What’s The History Of The Leedy Black Elite Snare?

by Ned Ingberman

(This article appeared in the June 1992 issue of Modern Drummer magazine’s “It’s Questionable” column.)

QUESTION: I recently purchased an original Leedy Black Beauty snare drum. The rims are clearly stamped with the inscription “Leedy Indianapolis Ind.” After taking the drum completely apart and inspecting it thoroughly, I noticed the letter E stamped into the shell, where it would be covered by one of the lug mounts. I know this isn’t much to go on, but could you tell me anything about the history of this drum? Is it to my advantage to polish it, or should I leave it just like it is? Do you have any suggestions for finding parts for this drum – specifically the strainer? Finally, what is a drum like this worth?

-Kit Autry
Lakewood CO

ANSWER: We tapped vintage drum expert Ned Ingberman’s research abilities for this one. His reply is: “The correct name for the drum you’ve described as a ‘Leedy Black Beauty’ is the Leedy Black Elite.During its production history (1921 to mid-1930s), the drum was first called the Multi-Model Classic, then the Elite Professional, and finally the Black Elite.

“The rim-enscribed Leedy logo was used on their snare drums only until 1930, when the company was sold to Conn and moved from Indianapolis to Elkhart, Indiana. This dates your drum between 1921 and 1929. To further pinpoint its age, more details or a photo would be needed. The letter ‘E’ stamped into the shell is most likely a symbol used on the assembly line to earmark a drum for fancy finishing as an Elite model. (I inspected another model Leedy drum of the same period, identical to the Elite except for the finish, and found no such marking.)

“Leedy produced two Elite models. One was the Black Elite, the other was the White Elite, which featured a glossy white enamel finish. For a time, both drums were offered in a creative variety of plating, engraving, and enamel combinations.

“Finding original replacement strainers for vintage drums is no easy task. If your strainer is broken, try to have it repaired by a qualified drum or machine shop. If it is missing completely, a machine shop could possibly fabricate a look-alike replacement. You might also consider placing a want ad in the classified section of Modern Drummer or in the Not So Modern Drummer vintage-drum newsletter published by John Aldridge (5 West 9th St., Shawnee, OK 74801).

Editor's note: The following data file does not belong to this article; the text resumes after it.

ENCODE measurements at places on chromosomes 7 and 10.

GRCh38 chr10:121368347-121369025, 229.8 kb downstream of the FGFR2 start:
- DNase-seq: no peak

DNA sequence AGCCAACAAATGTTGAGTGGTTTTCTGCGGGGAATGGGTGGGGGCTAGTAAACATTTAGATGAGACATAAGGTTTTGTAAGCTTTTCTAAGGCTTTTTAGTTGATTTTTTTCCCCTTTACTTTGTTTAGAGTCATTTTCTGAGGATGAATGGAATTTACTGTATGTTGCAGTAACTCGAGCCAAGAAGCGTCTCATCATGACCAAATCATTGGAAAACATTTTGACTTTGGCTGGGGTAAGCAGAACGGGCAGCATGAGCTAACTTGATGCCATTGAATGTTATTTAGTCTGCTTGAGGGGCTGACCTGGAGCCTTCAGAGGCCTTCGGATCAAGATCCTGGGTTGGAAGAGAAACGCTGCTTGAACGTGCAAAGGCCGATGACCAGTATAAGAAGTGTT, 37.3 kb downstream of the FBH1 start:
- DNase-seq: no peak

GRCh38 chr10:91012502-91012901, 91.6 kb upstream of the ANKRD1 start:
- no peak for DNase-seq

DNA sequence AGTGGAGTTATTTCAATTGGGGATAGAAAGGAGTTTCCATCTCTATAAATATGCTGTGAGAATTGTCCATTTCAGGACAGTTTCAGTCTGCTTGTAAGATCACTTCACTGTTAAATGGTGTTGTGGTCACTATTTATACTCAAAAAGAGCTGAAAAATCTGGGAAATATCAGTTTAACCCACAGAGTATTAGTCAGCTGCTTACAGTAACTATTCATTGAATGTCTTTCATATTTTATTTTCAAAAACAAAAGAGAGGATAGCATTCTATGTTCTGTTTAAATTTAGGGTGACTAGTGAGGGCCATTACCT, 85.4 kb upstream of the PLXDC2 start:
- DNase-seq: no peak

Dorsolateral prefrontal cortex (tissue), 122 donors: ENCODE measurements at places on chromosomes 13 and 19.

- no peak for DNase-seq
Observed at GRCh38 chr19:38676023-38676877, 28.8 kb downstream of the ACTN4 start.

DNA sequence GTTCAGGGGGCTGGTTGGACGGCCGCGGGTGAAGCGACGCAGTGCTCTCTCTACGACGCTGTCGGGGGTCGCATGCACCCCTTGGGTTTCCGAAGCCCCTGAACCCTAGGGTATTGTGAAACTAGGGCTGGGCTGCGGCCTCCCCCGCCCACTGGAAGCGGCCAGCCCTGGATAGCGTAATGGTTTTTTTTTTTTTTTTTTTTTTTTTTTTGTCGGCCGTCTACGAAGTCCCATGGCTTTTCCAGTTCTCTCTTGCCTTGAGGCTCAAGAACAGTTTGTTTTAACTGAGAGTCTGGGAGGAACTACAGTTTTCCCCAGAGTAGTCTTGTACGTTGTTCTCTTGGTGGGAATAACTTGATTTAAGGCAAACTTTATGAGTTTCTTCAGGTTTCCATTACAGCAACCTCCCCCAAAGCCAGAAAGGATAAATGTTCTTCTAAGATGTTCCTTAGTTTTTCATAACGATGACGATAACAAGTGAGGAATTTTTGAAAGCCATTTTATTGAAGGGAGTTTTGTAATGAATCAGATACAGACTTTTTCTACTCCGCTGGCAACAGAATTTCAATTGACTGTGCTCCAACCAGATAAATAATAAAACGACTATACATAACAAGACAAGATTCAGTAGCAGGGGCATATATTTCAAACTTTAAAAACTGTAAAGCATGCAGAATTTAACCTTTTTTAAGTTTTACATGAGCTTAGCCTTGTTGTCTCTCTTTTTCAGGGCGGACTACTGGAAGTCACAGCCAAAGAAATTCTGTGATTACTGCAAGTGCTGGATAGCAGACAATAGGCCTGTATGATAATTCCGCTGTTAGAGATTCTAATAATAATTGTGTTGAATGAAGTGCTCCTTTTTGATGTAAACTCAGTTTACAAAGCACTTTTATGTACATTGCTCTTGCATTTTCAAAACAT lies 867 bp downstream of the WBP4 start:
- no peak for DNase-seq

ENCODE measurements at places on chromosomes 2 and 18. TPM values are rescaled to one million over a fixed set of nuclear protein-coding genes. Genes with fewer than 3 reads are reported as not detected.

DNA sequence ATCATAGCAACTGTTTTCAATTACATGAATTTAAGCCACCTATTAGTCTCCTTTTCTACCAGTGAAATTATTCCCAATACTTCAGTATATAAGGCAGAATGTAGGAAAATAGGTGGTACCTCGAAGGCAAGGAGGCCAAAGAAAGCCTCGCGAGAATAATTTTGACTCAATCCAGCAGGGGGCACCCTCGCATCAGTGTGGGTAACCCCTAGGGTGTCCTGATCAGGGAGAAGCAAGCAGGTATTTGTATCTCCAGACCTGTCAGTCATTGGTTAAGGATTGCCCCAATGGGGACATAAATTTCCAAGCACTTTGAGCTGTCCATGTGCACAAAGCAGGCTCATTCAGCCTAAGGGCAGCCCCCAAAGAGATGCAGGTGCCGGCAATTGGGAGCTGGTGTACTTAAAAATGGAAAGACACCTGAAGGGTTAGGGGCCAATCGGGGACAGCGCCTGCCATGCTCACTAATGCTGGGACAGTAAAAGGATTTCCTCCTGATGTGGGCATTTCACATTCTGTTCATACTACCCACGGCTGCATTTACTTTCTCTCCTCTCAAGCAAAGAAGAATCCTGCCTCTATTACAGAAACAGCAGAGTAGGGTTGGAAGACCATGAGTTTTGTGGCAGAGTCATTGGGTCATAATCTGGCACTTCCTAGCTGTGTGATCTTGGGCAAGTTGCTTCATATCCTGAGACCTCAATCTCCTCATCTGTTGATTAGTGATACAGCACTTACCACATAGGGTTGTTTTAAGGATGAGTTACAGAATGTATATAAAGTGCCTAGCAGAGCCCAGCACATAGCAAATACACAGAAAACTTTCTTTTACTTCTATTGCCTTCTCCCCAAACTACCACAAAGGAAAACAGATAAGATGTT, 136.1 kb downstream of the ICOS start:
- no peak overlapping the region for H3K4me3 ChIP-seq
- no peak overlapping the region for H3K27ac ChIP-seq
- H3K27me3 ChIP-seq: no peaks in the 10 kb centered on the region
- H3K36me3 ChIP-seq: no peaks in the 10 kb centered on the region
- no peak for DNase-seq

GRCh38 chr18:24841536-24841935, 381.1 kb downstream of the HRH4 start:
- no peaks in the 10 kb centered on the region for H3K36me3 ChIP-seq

“Owning a vintage drum with a disabled or missing strainer is a predicament that tempts some drummers to drill extra holes in the shell of their drum to accommodate a new or substitute strainer. A far better approach is to utilize an adaptor plate between the snare strainer and drumshell. This method of installation allows a strainer and drum with un-matched bolt-hole patterns to be connected together without drilling any extra holes in the drumshell. This way, the drum is put back into action, while the integrity and beauty of the shell are preserved. For more information on how to fabricate and install an adaptor plate, contact Not So Modern Drummer.

“To clean your Black Elite, I recommend gentle rubbing with a mild, non-abrasive cleaner such as Windex. Avoid strong chemical cleaners and polishing compounds, as they could actually remove the finish.

“Concerning the drum’s value: The regal beauty of its engraved black nickel finish shell and brass-plated (‘Nobby Gold’) hardware, plus the exceptional tone of its seamless 20-gauge rolled-brass shell, make this drum a highly desirable collectible worth $1,300 to $1,800 – depending on its overall integrity and condition.”

* * Vintage Drum Center Update – The value quoted above was based on the vintage drum market at the time this article was written in 1992.